Besides meeting the requirements for graduation in New York State, the focus of Landmark High School in Manhatten is to prepare students to be thoughtful compassionate citizens. Apparently, principles of equality play a very important part in the school's curriculum, extending even to prom night. This is how Dani Shapiro reported on the prom in the magazine The New Yorker on July 3, 2000.

"Landmark is a small , progressive public high school on West Fifty-Eighth Street, with a graduating class of sixty, almost all of whom are going on to college. For the first time in the school's seven-year history, the seniors were to be allowed to choose a prom king and queen. The tradition defies Landmark's egalitarian philosophy , but a small group of girls had campaigned until the teachers relented -- on one condition. The winners' names would be pulled from a hat. Even with this compromise, Vivian Orlen, the school''s assistant principal was nervous. 'There's one particular girl, Elizabeth. If she doesn't get it, I swear she'll jump off the boat,' she said."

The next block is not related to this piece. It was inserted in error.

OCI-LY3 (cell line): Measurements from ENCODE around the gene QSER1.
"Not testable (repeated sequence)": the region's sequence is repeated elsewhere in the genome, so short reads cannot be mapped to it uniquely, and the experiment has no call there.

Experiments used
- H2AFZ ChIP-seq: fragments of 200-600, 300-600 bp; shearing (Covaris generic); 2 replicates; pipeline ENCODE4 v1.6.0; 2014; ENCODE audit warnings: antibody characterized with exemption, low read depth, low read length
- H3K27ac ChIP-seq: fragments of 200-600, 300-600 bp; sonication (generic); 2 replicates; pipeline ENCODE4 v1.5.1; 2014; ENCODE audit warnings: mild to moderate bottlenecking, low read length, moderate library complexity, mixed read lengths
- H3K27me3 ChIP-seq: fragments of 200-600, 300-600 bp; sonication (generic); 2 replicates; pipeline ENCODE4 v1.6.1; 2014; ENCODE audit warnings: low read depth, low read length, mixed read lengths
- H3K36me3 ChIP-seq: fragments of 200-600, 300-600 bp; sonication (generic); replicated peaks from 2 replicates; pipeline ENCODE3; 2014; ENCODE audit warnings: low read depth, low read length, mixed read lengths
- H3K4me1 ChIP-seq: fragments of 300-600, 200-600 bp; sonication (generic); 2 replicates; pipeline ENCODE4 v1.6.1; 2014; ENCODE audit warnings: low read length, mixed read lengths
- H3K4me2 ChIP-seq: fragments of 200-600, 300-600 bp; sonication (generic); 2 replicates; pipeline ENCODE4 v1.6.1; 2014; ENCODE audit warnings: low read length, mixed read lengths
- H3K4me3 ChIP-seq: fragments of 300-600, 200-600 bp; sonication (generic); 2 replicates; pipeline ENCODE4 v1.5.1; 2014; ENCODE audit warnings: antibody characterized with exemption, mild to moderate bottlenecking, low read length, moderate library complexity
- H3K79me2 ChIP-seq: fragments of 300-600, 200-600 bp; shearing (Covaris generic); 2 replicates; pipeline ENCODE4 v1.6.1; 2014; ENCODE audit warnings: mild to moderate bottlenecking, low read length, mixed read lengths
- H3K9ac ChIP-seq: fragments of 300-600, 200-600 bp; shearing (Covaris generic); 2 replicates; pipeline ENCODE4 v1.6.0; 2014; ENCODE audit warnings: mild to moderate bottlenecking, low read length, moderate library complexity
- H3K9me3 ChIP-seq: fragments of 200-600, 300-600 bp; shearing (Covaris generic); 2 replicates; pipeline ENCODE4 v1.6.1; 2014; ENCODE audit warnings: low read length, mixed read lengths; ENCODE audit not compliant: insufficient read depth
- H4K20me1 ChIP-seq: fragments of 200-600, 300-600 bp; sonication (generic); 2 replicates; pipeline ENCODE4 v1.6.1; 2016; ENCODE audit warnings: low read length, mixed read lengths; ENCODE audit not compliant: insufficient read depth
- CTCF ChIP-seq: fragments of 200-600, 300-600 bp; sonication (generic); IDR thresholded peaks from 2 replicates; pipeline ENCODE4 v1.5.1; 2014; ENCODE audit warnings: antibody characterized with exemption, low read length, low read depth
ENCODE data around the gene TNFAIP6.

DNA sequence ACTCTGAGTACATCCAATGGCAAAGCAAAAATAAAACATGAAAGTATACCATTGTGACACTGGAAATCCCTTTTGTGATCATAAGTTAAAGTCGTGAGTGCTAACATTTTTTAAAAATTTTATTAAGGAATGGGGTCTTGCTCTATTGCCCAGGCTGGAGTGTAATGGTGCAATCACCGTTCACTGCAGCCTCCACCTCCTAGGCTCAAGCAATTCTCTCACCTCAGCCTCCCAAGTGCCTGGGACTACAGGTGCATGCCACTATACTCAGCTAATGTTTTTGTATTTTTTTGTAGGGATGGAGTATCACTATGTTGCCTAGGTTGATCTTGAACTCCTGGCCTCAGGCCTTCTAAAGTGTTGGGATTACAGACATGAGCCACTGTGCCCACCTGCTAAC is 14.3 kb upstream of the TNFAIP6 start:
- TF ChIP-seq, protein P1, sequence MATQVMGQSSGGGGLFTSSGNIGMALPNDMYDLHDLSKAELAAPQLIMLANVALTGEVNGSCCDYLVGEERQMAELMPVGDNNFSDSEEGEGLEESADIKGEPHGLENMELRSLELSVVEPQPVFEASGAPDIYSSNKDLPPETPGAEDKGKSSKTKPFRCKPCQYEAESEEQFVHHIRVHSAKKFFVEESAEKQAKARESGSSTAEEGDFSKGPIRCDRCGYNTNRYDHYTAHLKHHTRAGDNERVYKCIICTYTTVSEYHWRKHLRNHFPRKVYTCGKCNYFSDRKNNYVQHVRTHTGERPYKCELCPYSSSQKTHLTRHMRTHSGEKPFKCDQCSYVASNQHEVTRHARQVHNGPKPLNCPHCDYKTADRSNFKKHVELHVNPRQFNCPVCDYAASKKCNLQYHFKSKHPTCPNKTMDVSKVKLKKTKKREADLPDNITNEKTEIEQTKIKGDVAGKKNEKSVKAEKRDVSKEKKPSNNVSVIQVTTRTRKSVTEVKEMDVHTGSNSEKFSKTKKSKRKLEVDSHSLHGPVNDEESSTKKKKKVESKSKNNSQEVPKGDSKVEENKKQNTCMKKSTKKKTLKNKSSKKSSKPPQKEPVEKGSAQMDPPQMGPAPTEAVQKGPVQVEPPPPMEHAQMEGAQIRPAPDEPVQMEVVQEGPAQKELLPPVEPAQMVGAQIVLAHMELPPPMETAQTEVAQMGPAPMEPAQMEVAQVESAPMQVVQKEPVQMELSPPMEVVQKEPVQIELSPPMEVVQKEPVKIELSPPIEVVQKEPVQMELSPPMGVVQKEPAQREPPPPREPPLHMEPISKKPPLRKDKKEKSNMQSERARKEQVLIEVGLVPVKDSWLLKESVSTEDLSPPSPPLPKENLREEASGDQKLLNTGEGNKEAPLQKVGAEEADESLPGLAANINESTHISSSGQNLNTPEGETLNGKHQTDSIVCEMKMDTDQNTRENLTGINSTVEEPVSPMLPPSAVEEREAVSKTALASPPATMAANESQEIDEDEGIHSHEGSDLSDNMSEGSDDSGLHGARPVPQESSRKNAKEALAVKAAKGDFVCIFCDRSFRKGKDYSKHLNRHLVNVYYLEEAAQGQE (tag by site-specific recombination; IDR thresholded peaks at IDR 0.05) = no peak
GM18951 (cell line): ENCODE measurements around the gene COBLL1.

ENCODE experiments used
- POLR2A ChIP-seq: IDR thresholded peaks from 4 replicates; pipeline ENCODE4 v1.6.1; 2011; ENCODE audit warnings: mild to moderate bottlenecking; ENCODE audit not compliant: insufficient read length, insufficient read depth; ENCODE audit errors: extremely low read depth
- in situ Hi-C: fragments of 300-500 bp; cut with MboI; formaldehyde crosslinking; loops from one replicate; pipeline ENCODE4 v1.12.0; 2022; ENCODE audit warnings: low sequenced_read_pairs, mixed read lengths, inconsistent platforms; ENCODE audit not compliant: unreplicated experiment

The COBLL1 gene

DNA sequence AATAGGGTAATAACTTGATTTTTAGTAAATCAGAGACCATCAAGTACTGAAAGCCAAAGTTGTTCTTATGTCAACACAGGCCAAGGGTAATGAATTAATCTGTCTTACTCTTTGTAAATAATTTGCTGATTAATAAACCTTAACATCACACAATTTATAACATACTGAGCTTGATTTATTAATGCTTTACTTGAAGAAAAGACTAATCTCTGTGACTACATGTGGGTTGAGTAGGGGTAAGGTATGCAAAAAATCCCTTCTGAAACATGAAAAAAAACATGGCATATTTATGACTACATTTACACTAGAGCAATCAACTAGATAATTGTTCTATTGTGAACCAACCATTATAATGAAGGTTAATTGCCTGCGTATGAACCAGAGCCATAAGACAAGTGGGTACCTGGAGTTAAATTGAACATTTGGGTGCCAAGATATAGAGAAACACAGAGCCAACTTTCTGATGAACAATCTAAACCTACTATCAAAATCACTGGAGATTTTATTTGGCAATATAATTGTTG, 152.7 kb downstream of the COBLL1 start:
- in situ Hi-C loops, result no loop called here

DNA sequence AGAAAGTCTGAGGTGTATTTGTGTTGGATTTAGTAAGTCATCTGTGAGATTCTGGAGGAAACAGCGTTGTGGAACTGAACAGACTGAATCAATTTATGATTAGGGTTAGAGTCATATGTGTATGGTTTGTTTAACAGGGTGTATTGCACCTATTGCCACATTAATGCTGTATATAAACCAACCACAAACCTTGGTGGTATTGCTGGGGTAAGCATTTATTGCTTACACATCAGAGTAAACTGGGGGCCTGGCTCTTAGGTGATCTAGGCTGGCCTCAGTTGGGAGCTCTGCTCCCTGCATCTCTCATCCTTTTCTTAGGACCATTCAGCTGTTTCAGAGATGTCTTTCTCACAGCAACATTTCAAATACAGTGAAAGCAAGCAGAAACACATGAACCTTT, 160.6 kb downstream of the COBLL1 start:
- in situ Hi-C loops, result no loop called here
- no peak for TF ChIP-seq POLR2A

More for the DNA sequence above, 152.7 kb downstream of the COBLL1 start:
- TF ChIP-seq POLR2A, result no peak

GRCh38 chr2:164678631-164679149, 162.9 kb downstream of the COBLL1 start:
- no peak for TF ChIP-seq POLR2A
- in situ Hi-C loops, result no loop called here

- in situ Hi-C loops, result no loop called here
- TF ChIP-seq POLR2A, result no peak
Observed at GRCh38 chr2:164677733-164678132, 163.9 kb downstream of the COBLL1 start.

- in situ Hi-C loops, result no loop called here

Dani Shapiro also had the opportunity to get the point of view of Elizabeth. "'Oh, my God, I want to be prom queen so bad,' Elizabeth said. Her face was sweet and stony at the same time. 'I've worked so hard, spent so much money on my appearance. -- and now it's a raffle.'"

The "tradition" that Shapiro refers to is one in which a handsome couple are chosen to preside over the prom celebration. Nerds need not apply. The tradition is practiced in thousands of North American high schools every year.

Whose position at Landmark High should be supported?

-- the teachers and students who believe no king or queen should be chosen

-- the teachers who compromised, but only if the king and queen were chosen in a draw

-- the students, such as Elizabeth, who believe that the king and queen should be chosen based on appearance



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